Depressive episodes can range in severity from mild to severe, but they all share the same basic characteristics. Common symptoms of depression include (Chand, 2020):
- Feelings of sadness, emptiness, or hopelessness
- Loss of interest in many of the activities that used to bring joy
- Irritability, anger, or low frustration tolerance
- Insomnia (difficulty falling or staying asleep) or hypersomnia (sleeping too much)
- Tiredness or complete loss of energy
- Appetite changes
- Rapid weight loss or weight gain
- Feelings of worthlessness or guilt
- Trouble thinking, concentrating, or making decisions
- Fidgeting (wringing hands, bouncing feet, pacing)
- Moving or talking slowly
- Thinking a lot about death or suicide
What is a comorbidity?
A comorbidity is the presence of two or more distinct disorders in a single individual. It is a very broad term used to describe any illnesses that a person may have at any given time, whether the disorders began at the same time or decades apart (Valderas, 2009).
Not all comorbidities are equally significant. For example, if an older adult has had a heart condition for many years and they later develop arthritis, the conditions are technically comorbid, but the connection is of minor importance.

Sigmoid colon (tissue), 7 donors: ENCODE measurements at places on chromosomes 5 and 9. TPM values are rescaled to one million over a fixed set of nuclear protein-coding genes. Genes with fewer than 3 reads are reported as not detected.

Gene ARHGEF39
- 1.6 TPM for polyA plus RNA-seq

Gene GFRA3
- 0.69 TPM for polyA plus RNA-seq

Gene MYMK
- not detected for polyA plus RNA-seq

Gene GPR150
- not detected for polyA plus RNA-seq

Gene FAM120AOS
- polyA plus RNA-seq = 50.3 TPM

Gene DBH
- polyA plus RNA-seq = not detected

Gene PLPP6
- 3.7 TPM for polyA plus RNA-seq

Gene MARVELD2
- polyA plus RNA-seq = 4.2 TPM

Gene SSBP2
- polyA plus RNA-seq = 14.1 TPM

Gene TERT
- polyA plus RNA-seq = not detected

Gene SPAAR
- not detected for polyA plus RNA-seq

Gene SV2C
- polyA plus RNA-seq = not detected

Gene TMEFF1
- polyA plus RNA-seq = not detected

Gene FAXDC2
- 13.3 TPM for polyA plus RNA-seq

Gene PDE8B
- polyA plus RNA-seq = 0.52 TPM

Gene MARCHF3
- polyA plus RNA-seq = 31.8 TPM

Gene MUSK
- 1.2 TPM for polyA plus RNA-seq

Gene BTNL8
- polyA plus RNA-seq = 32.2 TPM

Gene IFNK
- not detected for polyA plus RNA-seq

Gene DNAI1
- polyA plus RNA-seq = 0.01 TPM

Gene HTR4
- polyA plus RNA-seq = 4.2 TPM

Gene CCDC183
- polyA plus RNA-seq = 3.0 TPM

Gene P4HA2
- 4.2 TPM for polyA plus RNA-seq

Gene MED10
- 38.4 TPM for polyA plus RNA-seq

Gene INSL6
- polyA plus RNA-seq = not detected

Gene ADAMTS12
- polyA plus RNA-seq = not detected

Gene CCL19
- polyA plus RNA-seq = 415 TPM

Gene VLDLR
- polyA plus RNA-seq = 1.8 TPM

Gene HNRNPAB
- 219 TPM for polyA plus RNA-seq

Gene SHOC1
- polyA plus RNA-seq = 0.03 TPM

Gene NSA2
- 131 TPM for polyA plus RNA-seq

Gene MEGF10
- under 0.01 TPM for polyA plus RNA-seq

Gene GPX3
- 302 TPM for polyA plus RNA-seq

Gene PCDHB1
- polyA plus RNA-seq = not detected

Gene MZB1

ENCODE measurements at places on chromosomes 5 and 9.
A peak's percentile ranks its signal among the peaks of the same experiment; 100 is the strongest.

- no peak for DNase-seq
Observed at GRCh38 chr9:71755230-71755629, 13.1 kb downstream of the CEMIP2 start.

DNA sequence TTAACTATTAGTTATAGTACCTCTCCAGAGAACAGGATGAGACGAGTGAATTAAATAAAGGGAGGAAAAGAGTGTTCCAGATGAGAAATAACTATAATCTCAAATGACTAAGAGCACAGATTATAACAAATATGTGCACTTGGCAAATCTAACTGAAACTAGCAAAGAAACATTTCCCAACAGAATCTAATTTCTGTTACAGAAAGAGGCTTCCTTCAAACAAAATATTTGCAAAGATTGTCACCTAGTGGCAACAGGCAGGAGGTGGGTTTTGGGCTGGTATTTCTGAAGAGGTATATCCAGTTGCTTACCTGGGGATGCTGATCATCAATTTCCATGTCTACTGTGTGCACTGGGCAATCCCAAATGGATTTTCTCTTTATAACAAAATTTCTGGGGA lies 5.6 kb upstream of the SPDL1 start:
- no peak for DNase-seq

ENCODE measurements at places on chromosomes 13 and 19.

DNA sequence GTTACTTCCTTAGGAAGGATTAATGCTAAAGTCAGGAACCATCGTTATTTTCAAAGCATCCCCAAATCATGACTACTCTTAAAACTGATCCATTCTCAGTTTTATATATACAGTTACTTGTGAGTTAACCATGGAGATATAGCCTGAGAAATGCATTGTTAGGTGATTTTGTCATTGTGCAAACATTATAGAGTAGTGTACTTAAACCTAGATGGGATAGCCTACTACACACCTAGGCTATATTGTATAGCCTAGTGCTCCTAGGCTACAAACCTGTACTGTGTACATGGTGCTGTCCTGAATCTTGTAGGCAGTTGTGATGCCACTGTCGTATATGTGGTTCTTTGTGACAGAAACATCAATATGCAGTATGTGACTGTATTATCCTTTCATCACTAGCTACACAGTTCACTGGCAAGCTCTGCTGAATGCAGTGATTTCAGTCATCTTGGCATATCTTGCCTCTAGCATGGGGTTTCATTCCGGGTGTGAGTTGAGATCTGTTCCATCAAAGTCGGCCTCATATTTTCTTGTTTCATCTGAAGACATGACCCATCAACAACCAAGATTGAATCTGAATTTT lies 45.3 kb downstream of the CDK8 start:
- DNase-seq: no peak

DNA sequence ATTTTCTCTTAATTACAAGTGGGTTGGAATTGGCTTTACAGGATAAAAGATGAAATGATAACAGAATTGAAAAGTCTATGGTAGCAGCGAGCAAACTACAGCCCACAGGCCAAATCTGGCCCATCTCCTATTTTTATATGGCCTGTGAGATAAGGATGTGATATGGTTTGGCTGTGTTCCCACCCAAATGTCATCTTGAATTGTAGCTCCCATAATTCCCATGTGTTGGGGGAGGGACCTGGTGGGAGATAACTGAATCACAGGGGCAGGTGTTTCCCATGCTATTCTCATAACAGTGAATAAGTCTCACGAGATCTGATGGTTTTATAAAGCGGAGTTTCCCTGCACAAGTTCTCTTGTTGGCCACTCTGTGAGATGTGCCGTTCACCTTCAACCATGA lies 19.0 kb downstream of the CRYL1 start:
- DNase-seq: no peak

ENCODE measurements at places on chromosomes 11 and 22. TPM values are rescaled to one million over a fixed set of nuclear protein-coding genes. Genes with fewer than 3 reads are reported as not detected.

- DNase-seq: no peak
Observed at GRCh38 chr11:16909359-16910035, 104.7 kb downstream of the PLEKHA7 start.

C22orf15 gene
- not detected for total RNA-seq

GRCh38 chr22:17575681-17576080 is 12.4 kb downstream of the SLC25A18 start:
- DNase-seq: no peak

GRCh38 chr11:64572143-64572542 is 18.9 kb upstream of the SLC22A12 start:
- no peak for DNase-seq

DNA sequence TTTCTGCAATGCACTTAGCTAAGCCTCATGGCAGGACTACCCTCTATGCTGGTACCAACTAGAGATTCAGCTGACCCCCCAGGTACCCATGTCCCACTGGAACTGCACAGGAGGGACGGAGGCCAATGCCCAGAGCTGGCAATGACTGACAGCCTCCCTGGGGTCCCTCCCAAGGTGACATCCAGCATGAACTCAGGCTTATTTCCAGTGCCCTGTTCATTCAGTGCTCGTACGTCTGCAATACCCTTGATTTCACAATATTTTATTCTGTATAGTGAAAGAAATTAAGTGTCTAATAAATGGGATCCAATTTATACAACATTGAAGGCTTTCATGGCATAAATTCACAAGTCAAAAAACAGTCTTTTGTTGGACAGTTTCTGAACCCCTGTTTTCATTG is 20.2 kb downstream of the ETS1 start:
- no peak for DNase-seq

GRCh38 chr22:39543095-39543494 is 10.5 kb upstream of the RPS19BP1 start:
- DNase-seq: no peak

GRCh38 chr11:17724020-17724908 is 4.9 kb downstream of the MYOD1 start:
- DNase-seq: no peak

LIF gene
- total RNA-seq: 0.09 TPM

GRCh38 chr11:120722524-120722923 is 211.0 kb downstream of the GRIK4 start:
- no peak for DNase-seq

In the world of mental health, though, identifying comorbidities, the sequence in which conditions show up, and the way in which they overlap, is of great importance.
For example, about half of all people who have a mental health disorder will also have a substance abuse disorder at some point in their lives. In such cases, attempts to treat the substance abuse disorder without also addressing the underlying mental illness would probably be unsuccessful (Valderas, 2009).
Overall, a diagnosis of comorbid psychiatric disorders, like depression and anxiety or depression and ADHD, negatively affects the course of both disorders, making them more severe, persistent, and difficult to treat (Valderas, 2009).
What’s the link between ADHD and depression?
Several studies have shown that there is a strong link between ADHD and depression in children, adolescents, and adults. One study found that youths with ADHD were 5.5 times more likely to experience depression than their peers. In a study of adults with depression, about 5% to 12% experienced symptoms of ADHD (Bron, 2015).
ADHD and depression have several overlapping symptoms, which can complicate the diagnostic process. For example, a doctor may see that their patient is having difficulty concentrating and failing to keep a job. If the patient is an adult with no documented history of ADHD, the doctor may assume that their patient is depressed, when they may really have ADHD.
Signs seen in both ADHD and depression include (Chand, 2020; Caye, 2015):
- Trouble concentrating on work or reading